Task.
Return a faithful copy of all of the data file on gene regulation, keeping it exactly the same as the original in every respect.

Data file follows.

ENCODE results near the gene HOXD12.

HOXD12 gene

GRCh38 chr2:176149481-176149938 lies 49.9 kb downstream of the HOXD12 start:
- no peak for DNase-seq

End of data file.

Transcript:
ENCODE results near the gene HOXD12.

HOXD12 gene

GRCh38 chr2:176149481-176149938 lies 49.9 kb downstream of the HOXD12 start:
- no peak for DNase-seq